run sessions

Running workouts

There are many different types of running workouts that people do across the globe. I’m going to walk through my 6 most common running workouts I use and prescribe. This post has been split into two:

The first will cover the more basic sessions. These aren’t by any stretch easier but they are the one’s I’d use more commonly at the beginning of a training plan. 
The second will cover the more advanced ones. Again these aren’t harder than the above just working on different areas that are better towards the later stages of a training plan. 

The six different types of sessions are: 

  • Aerobic conditioning 
  • Speed work
  • Muscular strength/power 
  • Aerobic threshold intervals 
  • Anaerobic intervals 
  • Test session

If you want to dive deep into the training weeds a good read is – The triathlete’s training bible. It has good foundation principles for the three sports of triathlon. 
That’s enough of the talk. Let’s get into the good stuff. 

Aerobic conditioning

Aerobic conditioning can be done in many ways. They are by nature longer runs or longer time based efforts where the aim is to improve aerobic capacity (how much oxygen we can use and how efficient we are while running). Improving your aerobic conditioning is, in my opinion the first point of call in all run programs. Therefore it’s a big part in my training. 

These are commonly done in two ways, Examples of each are below. ⁣⁣

  1. Distance run; After warming up you run for a set amount of time staying at around a comfortable run pace (approx RPE 5/10). Another way to think of these run workouts is a run with a friend where you can both maintain conversation throughout the run. Time spent running will vary between individuals due to previous training and ability. 
  2. The second are aerobic efforts (different to that of the aerobic threshold intervals stated above). These are effort given in these is somewhere around a 6-7/10 where to leave an aerobic state. The rest between the efforts is done at your aerobic pace. An example of my aerobic effort sessions: 10 minute warm up, 6-8 x 1-2 minute efforts with 3-5 minutes jog to between. (Length of rest is dependant on length of effort e.g. longer effort = longer rest) And a normal cool down to follow. ⁣⁣

These sessions are aimed at being able to help you run for longer/further and can help with your distance. ⁣⁣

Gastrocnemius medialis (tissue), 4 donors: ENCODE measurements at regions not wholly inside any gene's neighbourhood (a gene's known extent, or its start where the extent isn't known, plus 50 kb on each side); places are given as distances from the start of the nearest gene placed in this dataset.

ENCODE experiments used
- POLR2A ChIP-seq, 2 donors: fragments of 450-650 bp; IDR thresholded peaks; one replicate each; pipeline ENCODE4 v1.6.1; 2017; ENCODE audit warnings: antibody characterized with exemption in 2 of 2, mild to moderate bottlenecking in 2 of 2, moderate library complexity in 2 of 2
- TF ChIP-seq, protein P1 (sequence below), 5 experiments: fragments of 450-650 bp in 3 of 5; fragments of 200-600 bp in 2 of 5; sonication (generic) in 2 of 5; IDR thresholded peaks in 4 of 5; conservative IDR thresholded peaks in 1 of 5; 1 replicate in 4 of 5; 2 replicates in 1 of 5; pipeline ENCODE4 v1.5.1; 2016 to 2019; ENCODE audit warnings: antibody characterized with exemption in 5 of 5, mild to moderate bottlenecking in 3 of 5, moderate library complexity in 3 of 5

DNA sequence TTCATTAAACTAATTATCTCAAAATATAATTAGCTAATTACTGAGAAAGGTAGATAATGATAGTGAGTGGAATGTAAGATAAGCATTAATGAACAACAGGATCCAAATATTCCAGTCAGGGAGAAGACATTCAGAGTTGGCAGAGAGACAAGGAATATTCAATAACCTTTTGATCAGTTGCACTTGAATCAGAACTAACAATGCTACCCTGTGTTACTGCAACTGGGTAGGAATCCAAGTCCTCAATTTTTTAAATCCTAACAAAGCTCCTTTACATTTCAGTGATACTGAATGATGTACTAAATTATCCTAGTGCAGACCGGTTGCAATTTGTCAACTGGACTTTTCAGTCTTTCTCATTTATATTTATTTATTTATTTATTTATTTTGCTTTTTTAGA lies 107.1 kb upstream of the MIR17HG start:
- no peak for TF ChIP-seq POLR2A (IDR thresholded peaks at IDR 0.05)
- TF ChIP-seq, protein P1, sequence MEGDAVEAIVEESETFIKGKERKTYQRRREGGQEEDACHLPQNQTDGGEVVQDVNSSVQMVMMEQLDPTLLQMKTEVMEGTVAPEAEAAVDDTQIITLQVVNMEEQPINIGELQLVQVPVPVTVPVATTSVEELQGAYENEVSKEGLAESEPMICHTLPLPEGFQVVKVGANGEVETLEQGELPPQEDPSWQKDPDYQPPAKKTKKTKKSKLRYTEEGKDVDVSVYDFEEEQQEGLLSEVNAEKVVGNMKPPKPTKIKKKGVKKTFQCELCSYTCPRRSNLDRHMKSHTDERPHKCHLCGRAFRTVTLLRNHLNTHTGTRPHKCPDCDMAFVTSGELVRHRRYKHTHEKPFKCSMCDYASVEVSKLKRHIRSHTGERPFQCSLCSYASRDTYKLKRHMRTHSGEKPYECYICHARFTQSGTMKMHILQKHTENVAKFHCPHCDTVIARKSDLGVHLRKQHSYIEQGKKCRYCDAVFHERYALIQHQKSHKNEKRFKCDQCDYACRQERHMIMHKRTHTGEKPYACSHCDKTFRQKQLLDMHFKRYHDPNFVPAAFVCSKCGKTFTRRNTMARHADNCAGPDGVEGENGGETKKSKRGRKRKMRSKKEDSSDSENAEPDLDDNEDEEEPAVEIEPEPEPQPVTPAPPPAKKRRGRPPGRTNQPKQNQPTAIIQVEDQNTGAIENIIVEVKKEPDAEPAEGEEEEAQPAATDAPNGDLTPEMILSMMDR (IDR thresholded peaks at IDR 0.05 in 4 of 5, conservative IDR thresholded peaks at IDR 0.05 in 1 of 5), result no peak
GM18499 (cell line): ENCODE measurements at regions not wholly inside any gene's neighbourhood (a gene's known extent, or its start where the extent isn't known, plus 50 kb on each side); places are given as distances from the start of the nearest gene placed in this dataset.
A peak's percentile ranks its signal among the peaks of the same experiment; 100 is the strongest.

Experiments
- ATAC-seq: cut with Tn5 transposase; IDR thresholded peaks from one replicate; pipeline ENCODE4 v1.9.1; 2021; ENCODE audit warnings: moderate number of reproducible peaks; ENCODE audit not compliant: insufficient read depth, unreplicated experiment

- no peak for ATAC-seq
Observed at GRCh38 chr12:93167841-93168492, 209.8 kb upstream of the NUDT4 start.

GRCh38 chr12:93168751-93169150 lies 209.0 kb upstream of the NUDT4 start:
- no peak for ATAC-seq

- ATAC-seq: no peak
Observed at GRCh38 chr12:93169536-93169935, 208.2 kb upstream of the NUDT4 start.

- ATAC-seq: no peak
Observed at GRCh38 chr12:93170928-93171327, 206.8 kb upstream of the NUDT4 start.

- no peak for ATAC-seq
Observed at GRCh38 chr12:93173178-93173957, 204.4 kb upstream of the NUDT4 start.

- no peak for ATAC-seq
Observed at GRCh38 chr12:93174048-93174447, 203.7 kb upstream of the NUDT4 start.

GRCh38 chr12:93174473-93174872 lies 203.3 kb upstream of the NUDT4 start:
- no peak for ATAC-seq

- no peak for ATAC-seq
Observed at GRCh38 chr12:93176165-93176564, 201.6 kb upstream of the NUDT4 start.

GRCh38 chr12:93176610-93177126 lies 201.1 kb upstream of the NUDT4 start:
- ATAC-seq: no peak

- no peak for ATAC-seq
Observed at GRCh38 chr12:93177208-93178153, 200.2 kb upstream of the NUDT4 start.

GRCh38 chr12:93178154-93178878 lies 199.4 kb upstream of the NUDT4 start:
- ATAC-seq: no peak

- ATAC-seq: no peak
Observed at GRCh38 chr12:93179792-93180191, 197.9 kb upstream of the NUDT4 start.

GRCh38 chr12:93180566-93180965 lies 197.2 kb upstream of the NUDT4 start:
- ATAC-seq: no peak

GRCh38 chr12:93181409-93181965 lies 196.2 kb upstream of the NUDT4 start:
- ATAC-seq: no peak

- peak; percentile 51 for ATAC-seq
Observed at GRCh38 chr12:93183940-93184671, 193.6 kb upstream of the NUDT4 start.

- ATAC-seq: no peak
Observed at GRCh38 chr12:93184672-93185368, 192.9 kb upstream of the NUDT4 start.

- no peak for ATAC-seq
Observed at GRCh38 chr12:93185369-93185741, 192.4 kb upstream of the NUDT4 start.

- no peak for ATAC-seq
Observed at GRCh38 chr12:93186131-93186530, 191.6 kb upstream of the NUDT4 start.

Speed work

⁣⁣These are another common type of run workout implemented in my personal programming and prescribing. These sessions aren’t super hard however are aimed at improving run speed and efficiency. ⁣⁣⁣⁣It’s my belief that you should try to get faster and more efficient prior to undertaking long distance events. This not only improves your performance but will help with recovery.
⁣These  sessions are different to your typical ‘speed session’. They are aimed at those who do want to run distance (to whatever degree) as opposed to those who want to sprint.

An example of these sessions is a short 15-20s stride every 2-3 minutes of steady pace jogging. Your aim is to focus on your technique  as opposed to how fast you are going. ⁣⁣⁣⁣Speed workouts will commonly last between 20-40 minutes which allows time for 10-15 strides to occur. 
⁣⁣⁣⁣⁣⁣⁣⁣The run pace in between Your run pace between strides should be really comfortable (E.G. RPE = 3-4/10t).⁣⁣⁣⁣
⁣⁣⁣⁣
I generally use these sessions as recovery whilst helping improve my technique and speed.
If you’re looking at improving your run speed with particular focus on your technique. These sessions are for you. 

Muscular strength/power

Muscular strength run workouts are the type that most people hate. Yes these refer most often to hill workouts as it’s the easiest and best way to improve your running strength (or force). A lot of people associate hill sessions with pain (that is warranted) and being dead at the end. However when done correctly they shouldn’t leave you feeling like your legs have been turned to mush. 
Remember the key in these sessions is to improve leg/hip muscle strength and power. Rather than leave fatigued and sore for 5 days. Don’t get me wrong, I want these sessions to be challenging, just in the right way. 

Ann example of this session (taken from my training plan as writing this) is as follows: 
A 5-15 minute warm up (RPE 3/10) that includes walking, lunging and squatting. Followed by a jog or undulating ground where possible. 
Following the warm up, 10 hill repeats of 1 minute up (RPE 8/10) and 2 minutes down (RPE 3/10). The time to come down and recover after the effort uphill ensures I have adequate recovery in terms of muscle fatigue. However the repeat reps work to build my strength and power. 
After the 10 hill effforts, I then do a 10-20 minutes aerobic run (RPE 4-5/10) that acts as the first part of a cool down. Upon completion of the run I walk for at least 10 minutes.  

Not sure how to structure your running workouts?

We can help you implement the perfect plan to suit your needs and lifestyle. All you have to done is follow the link below and fill in them form. The path to your goals and the ultimate training plan awaits you. 

There you have my first three more basic types of run workouts. We hope this helps you re-think your training and optimise your running.

We also have videos available in our rehab room and on our YouTube channel, be sure to check them out. Plus our blog has many a post of running performance, check it out also! 

Thanks for reading and watching, 
Stay safe, 
Dr Jamey Pemmelaar (Osteo) 
Kensington Vic